In the uproar over the Newsweek report on life at Guantanamo, insufficient attention has been paid to the devotion felt for the Koran by believers. We did learn that this respect by Muslims for the book has been honored by the American military, which went further than anyone has been called upon to go for centuries to guard against blasphemous treatment of the Bible. A copy of the Koran was given to all “detainees” at Guantanamo, as also a special cloth with which they can protect the book from ordinary abrasions of prison life, including tactile contact of it by non-believers, this being deemed profane. This special regard sometimes caused conflicts of interest, as when a detainee opportunized on the special sanctuary given to the book in order to conceal forbidden goods, e.g. surreptitious communications and, of course, dope, and money, and weapons.
A second undeliberated aspect of the affair is the disposition of hostile elements — at Guantanamo, in Pakistan, in Iraq, and in Afghanistan especially — to foment anti-American sentiment. Sometimes there are very reasonable grounds for stimulating anti-American protests, as when the Abu Ghraib pictures were released a year ago. What happened in that prison shocked not merely the Muslim world, but also the non-Muslim world. The United States could have done not much more than in fact it did. We might have discharged a general or two. We stopped short of that but did arrest those immediately involved, several of whom are in jail and will be there for a few years. That is atonement.
In the alleged matter of the Koran and the toilet, there was no immediate intervention by military authorities, quite the opposite. For one thing, stories of desecration of the Koran had been circulating for two years, and were apparently met with an appropriate skepticism. The same military that provides swaddling clothes to protect the Koran is not likely simultaneously to engage in a deliberate profanation of the sacred book. So much did this attitude prevail — that allegations of desecration were implausible — that when the Newsweek article appeared, the chairman of the Joint Chiefs of Staff at first dismissed the suggestion that anti-American rioting in Pakistan and Afghanistan was traceable to reported U.S. practices at Guantanamo. It wasn’t until the White House reacted to evidence that riots were being ascribed to the Newsweek article that a direct connection was made, and U.S. mortification set in. Scott McClellan of the White House adopted a shrewd line in his protest. It was that since such a desecration by U.S. military was unthinkable, therefore the reporting of it had to be false!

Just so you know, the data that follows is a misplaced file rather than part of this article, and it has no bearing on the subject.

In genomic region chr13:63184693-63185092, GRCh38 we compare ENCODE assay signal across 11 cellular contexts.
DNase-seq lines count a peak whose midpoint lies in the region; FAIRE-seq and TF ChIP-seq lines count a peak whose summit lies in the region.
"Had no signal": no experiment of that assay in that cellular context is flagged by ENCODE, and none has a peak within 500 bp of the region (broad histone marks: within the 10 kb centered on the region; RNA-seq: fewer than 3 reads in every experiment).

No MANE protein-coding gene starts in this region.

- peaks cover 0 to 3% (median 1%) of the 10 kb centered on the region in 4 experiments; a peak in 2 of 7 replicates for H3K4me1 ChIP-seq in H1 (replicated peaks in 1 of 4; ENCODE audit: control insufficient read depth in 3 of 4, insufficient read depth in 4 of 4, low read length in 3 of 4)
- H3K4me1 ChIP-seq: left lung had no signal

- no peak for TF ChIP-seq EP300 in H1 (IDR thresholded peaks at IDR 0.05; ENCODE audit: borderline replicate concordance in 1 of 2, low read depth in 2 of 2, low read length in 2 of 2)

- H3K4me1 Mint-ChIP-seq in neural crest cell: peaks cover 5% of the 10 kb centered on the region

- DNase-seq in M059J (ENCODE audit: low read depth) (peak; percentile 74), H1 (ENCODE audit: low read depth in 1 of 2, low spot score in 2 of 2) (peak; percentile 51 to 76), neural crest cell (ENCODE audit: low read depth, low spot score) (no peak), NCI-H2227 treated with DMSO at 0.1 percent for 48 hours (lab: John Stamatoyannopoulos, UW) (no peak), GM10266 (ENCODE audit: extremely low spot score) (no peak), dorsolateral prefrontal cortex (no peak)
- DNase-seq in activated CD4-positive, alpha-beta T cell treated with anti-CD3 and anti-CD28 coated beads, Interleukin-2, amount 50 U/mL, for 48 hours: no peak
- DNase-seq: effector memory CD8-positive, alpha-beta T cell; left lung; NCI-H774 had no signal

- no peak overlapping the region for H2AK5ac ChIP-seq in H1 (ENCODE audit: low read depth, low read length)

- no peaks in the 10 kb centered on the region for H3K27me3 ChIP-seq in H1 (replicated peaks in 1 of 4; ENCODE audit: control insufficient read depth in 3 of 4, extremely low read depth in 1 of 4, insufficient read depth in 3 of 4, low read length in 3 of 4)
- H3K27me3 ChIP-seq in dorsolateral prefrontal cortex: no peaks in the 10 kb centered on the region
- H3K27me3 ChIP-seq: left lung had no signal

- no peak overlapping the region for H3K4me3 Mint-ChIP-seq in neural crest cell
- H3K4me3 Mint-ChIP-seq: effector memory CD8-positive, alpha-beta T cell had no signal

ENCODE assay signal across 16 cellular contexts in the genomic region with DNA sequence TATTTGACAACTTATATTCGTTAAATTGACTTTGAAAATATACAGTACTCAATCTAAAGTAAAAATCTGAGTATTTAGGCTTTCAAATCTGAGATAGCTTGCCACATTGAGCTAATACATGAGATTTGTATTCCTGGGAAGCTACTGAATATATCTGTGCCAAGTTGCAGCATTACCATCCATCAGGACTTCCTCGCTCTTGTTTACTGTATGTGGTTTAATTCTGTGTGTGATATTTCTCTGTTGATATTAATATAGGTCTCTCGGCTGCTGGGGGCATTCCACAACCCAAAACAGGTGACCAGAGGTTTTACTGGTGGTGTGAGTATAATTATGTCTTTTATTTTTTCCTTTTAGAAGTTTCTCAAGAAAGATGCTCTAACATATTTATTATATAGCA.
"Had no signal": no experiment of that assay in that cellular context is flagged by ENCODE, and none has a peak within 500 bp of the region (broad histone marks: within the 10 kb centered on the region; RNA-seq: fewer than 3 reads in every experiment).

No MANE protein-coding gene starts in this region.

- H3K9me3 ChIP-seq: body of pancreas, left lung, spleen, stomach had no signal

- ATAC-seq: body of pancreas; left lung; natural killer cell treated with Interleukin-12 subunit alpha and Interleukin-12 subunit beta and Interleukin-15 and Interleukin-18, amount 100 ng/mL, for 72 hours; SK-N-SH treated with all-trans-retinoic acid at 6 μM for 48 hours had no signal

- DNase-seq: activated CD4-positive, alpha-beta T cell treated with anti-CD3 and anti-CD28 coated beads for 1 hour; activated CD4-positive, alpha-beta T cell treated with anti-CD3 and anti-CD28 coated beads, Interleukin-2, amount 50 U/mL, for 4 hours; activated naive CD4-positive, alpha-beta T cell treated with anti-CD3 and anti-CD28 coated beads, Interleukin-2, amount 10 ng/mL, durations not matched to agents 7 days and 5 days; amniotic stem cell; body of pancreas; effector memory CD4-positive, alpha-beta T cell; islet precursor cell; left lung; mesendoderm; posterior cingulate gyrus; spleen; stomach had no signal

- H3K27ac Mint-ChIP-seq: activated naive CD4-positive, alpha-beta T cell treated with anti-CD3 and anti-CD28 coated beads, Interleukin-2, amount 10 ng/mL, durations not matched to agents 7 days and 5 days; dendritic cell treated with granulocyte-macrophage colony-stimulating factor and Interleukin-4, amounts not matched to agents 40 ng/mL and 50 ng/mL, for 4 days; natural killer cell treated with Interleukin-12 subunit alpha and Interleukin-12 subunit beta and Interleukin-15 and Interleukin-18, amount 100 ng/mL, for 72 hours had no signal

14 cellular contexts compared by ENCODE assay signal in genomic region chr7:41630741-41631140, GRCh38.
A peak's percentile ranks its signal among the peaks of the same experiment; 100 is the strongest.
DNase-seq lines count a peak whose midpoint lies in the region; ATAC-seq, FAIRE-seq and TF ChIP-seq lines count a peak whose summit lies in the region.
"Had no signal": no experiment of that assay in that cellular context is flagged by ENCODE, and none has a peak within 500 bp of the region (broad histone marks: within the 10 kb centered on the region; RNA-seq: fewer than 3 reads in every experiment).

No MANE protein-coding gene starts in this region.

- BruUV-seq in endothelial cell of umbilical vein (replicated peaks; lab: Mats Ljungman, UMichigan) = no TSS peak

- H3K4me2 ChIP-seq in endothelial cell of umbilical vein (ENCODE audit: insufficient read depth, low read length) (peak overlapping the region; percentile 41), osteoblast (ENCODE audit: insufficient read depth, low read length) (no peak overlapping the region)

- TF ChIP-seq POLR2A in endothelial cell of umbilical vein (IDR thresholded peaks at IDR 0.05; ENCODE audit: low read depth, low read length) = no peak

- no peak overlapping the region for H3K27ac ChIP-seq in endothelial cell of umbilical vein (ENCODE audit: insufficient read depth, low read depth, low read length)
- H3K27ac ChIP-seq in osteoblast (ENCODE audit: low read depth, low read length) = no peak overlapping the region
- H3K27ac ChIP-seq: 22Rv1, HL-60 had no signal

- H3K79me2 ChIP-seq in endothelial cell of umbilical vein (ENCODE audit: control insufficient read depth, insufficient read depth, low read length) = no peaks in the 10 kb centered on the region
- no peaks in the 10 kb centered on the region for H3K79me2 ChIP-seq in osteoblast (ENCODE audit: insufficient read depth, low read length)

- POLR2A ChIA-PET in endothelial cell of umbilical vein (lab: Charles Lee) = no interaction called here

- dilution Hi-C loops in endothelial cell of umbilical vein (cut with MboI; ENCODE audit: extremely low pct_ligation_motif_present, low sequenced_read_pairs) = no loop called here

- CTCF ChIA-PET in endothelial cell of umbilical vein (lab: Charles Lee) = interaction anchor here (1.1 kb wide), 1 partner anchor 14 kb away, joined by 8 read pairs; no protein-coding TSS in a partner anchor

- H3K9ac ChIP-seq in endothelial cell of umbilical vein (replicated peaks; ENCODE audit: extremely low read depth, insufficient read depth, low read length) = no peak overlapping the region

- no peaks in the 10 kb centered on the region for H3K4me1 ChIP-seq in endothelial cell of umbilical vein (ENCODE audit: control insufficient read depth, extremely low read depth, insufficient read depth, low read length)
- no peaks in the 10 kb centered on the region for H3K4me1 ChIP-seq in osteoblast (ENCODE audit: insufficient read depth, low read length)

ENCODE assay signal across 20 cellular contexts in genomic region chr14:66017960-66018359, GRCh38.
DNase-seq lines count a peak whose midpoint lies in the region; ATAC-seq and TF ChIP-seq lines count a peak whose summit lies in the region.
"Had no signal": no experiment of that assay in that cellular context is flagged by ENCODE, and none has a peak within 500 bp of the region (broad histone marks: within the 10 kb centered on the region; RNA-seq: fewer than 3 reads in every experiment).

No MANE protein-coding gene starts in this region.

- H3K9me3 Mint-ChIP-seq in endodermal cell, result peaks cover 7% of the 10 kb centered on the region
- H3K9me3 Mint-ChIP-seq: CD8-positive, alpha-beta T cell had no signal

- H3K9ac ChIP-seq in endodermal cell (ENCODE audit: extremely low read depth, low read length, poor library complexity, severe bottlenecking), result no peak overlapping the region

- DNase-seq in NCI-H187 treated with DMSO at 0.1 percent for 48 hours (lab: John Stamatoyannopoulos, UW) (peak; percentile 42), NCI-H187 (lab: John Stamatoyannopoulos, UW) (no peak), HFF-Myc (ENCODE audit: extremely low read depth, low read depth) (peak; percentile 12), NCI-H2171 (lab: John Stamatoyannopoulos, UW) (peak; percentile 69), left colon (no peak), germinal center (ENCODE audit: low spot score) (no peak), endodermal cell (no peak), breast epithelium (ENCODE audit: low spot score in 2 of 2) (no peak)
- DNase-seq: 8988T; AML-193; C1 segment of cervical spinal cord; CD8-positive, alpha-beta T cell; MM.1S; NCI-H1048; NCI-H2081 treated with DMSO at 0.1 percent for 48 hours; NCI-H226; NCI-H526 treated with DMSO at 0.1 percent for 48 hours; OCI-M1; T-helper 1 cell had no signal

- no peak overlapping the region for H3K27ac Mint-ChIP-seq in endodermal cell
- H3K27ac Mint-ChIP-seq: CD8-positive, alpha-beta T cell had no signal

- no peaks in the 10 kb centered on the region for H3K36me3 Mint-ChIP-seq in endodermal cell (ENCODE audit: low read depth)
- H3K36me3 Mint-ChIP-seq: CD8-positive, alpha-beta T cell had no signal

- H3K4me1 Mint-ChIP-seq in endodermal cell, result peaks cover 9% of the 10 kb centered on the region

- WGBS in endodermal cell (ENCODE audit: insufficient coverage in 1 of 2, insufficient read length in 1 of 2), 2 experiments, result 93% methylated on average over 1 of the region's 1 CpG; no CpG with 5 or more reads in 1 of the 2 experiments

This then moved the camera’s eye back to Newsweek. For some very tense hours there, management attempted to be informed by, and to abide by, the resources of the English language, which assigns different meanings, sometimes only slightly different, to different words.
Newsweek began by reporting that an “error” had been made. An unnamed U.S. official had reported the desecration to investigative reporter Michael Isikoff. He, in collaboration with the magazine’s national security correspondent, deemed the source reliable, and therefore produced the story, which the magazine printed. Subsequent investigation persuaded the editor, Mark Whitaker, that there were insufficient grounds for believing that the desecrations had been done. He therefore disavowed the story, regretting that it had been published.
But that wasn’t enough for the critics, who now included dignitaries close to pro-U.S. chiefs of state in Afghanistan and Pakistan. They clamored for more than Newsweek’s regret. They wanted a “retraction.” Newsweek hesitated here, on the reasonable assumption that just as the magazine was wrong to proceed to publish the story without sufficient foundation, it would be wrong, without sufficient foundation, to take an Orwellian step into “retracting” it. But, understandably, the magazine yielded the point, even though the difference between regretting a story and retracting it is more than merely semantic. Newsweek was not being asked to take the position that because blasphemy is wrong, a report that it had taken place was derivatively wrong. The author of the story, Mr. Isikoff, might have been reminded of the skepticism with which he was met when, seven years ago, he said that the president of the United States was having sex with an intern.
The underlying difficulty derives from the fact that infamous people are capable of infamy — that the United States military could include, in Guantanamo, a soldier or two who behaved not as they should, but as other U.S. soldiers did in Abu Ghraib two years ago.